Electoral Reforms In India

One nation One election


From UPSC perspective, the following things are important :

Prelims level : Not Much

Mains level : Issues with simultaneous elections

Prime Minister once again raised the pitch for “One Nation, One Election” and a single voter list for all to prevent the impact of the model code of conduct on development works due to frequent elections.

Try this question:

Q.Discuss how a common electoral roll and simultaneous elections are ways to save the enormous amount of effort and expenditure on Elections in India. Also discuss the centralizing tendency behind the idea.

Elections in India

  • Currently, elections to the state assemblies and the Lok Sabha are held separately — that is whenever the incumbent government’s five-year term ends or whenever it is dissolved due to various reasons.
  • This applies to both the state legislatures and the Lok Sabha. The terms of Legislative Assemblies and the Lok Sabha may not synchronize with one another.
  • For instance, Rajasthan faced elections in late 2018, whereas Tamil Nadu will go to elections only in 2021.

Simultaneous Elections

  • But the idea of “One Nation, One Election” envisages a system where elections to all states and the Lok Sabha will have to be held simultaneously.
  • This will involve the restructuring of the Indian election cycle in a manner that elections to the states and the centre synchronize.
  • This would mean that the voters will cast their vote for electing members of the LS and the state assemblies on a single day, at the same time (or in a phased manner as the case may be).

Birth of the Idea: A backgrounder

  • Simultaneous elections are not new to India. They were the norm until 1967.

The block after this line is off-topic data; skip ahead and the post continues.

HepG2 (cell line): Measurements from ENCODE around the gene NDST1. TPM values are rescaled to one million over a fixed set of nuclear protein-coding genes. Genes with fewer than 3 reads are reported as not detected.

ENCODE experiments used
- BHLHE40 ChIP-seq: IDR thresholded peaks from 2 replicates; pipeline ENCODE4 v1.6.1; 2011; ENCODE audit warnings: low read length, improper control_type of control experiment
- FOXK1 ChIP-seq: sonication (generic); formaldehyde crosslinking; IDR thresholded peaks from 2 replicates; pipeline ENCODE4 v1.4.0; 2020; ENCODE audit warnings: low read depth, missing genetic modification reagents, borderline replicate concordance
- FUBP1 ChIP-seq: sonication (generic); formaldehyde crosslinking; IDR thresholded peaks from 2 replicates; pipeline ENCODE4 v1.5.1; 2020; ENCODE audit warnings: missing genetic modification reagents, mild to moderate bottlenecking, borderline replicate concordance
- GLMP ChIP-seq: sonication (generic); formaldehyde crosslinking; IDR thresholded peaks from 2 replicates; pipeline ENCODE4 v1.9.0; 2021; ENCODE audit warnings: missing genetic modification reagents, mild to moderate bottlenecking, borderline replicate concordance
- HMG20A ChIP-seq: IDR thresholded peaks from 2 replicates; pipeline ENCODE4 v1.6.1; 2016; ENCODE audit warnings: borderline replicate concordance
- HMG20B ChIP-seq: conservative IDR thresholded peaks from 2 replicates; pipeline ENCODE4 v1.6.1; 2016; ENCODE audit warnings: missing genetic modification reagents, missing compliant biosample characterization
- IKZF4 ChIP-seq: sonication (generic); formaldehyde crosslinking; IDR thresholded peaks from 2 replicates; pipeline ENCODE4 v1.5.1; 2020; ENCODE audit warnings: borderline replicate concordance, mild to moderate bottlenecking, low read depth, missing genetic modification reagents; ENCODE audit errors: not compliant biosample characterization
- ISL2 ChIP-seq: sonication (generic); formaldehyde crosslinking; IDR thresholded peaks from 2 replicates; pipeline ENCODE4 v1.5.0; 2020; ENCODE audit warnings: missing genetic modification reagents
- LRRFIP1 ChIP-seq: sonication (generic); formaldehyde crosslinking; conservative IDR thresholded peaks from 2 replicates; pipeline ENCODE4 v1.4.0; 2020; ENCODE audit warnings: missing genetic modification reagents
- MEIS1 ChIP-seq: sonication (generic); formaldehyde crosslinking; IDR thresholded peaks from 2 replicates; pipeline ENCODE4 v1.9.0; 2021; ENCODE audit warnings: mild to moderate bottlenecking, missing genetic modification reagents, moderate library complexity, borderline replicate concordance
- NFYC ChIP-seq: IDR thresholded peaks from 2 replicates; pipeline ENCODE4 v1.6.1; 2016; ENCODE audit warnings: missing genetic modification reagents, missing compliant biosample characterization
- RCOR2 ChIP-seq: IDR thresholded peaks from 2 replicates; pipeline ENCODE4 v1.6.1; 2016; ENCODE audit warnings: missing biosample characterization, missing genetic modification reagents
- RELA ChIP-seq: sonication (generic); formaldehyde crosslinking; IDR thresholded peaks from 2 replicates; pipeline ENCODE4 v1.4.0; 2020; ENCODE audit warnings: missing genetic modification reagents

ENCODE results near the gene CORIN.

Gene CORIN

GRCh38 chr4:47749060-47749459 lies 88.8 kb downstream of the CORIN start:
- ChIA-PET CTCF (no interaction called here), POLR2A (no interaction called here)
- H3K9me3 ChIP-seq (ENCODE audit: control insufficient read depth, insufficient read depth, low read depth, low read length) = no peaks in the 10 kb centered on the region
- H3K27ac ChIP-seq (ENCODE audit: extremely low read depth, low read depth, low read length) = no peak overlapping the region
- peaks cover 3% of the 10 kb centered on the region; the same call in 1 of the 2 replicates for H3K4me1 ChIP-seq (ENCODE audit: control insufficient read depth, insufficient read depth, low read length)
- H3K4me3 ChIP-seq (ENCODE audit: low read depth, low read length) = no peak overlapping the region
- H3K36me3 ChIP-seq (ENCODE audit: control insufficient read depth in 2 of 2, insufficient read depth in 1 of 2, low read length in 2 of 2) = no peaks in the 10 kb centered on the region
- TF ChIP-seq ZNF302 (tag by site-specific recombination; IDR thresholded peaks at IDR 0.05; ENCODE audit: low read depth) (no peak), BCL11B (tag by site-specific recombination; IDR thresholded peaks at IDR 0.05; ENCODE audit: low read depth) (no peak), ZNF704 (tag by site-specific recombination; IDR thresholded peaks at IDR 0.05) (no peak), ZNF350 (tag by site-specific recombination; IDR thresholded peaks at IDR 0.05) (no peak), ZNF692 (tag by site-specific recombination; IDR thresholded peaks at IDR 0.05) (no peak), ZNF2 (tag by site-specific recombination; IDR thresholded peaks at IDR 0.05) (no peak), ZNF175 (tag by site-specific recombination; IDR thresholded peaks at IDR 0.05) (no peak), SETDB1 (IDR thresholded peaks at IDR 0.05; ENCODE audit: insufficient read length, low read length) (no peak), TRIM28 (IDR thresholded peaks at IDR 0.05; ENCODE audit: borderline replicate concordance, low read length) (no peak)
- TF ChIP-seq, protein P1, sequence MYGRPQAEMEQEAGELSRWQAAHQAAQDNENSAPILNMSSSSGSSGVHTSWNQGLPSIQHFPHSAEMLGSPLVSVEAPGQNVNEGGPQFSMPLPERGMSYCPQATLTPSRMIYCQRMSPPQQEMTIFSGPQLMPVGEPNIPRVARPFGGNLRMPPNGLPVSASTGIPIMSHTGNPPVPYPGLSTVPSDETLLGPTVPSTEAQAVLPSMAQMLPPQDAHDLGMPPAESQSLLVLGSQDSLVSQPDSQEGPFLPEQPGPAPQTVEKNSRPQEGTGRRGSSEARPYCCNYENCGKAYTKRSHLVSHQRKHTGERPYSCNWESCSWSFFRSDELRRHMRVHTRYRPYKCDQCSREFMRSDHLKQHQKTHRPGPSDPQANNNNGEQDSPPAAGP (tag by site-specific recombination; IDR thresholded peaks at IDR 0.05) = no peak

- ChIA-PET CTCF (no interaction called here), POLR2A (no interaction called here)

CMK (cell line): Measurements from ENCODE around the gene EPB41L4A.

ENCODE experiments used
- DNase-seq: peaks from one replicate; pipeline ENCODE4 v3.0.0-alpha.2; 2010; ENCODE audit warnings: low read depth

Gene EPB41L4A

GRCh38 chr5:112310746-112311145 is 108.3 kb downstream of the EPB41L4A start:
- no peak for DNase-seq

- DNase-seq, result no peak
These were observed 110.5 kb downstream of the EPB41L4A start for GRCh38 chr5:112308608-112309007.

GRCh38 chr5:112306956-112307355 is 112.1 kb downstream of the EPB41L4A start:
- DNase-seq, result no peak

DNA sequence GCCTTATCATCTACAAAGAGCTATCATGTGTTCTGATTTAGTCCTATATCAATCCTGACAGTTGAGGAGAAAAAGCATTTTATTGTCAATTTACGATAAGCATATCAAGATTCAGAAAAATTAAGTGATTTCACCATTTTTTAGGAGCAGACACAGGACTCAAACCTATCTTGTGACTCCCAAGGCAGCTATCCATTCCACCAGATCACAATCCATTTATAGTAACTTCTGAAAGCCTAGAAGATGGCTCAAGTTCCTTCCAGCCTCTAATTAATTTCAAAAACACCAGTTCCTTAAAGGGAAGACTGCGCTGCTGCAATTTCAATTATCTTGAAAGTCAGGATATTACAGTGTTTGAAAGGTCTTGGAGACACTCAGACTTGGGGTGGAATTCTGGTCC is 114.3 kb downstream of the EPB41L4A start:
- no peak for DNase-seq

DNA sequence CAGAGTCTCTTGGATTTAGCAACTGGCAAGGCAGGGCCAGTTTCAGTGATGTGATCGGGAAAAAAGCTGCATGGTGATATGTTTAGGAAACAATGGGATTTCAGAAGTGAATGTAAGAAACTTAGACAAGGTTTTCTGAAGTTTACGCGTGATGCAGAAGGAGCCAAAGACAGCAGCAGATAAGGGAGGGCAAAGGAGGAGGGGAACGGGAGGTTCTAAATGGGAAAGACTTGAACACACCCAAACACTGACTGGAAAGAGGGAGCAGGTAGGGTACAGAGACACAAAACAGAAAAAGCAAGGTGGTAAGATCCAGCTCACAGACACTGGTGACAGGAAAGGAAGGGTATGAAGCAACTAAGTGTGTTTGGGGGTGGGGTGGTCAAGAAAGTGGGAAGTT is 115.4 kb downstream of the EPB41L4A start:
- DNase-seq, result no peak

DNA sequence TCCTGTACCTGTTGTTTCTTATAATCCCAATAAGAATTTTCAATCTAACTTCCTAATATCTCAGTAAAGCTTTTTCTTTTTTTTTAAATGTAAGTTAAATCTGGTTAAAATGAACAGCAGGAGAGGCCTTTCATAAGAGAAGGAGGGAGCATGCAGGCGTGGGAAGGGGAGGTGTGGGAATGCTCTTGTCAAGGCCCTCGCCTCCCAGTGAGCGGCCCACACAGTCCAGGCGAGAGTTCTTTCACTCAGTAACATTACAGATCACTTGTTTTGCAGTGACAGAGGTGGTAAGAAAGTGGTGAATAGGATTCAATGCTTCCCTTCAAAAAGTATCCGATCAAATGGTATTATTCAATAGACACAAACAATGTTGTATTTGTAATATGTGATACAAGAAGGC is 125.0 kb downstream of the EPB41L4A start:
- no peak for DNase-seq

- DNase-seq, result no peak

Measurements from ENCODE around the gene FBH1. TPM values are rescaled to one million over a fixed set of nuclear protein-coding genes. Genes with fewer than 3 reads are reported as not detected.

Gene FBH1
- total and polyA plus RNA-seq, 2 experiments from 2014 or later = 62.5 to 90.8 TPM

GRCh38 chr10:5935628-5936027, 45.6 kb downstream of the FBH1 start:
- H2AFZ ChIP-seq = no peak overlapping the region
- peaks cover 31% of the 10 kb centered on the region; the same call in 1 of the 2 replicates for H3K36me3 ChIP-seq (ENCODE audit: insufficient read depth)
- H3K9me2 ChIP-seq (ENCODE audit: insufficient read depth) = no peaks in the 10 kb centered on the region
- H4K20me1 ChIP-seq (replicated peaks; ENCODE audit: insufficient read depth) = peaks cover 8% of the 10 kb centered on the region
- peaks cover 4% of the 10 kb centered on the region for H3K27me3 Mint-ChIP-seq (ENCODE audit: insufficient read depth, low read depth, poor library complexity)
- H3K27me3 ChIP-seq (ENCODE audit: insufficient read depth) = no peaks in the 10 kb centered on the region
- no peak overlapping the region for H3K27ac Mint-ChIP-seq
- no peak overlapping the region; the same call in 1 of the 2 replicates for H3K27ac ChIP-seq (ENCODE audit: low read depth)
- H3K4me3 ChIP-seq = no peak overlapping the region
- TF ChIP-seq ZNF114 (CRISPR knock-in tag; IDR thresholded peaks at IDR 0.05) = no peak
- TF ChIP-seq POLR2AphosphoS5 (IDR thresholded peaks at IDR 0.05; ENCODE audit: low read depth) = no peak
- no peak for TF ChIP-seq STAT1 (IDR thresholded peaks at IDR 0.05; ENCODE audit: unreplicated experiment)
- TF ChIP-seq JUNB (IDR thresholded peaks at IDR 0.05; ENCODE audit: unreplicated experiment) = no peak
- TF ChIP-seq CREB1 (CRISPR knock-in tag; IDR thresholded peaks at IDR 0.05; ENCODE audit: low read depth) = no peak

• But following dissolution of some Legislative Assemblies in 1968 and 1969 and that of the Lok Sabha in December 1970, elections to State Assemblies and Parliament have been held separately.
  • The idea of reverting to simultaneous polls was mooted in the annual report of the Election Commission in 1983.
  • The Law Commission’s Report also referred to it in 1999.
  • After PM floated the idea once again in 2016, the NITI Aayog prepared a working paper on the subject in January 2017.

What are the proposals under it?

There were two proposals to conduct elections synchronization in two batches.

  • One proposal was to make the shift to simultaneous polls in a phased manner, where general elections, of few States and UT may be synchronised in 2019.
  • For such a synchronization to happen, besides political consensus and extension of term up to six months in some states, amendments to the Constitution have to be made.
  • Elections to the remaining States and UTs with will be synchronised by the end of 2021.
  • Thereafter, elections to the Lok Sabha, all the State Legislative Assemblies and Union Territories (with legislatures) will be held simultaneously from 2024.

Advantages of simultaneous elections

  • Reduce cost: The cost of an election has two components – one, expenditure incurred by the Election Commission and two, expenditure incurred by the political parties. A large number of government employees and public buildings are diverted from their regular responsibilities for election duties. Supporters of the simultaneous elections argue that it will reduce election expenditure in terms of finance and reduce diversion of human resources for election duties.
  • Reduce disruption due to MCC: Model Code of Conduct (MCC) comes into operation during election season. MCC is seen as an obstacle to the government service delivery mechanism. Simultaneous elections may reduce such disruption.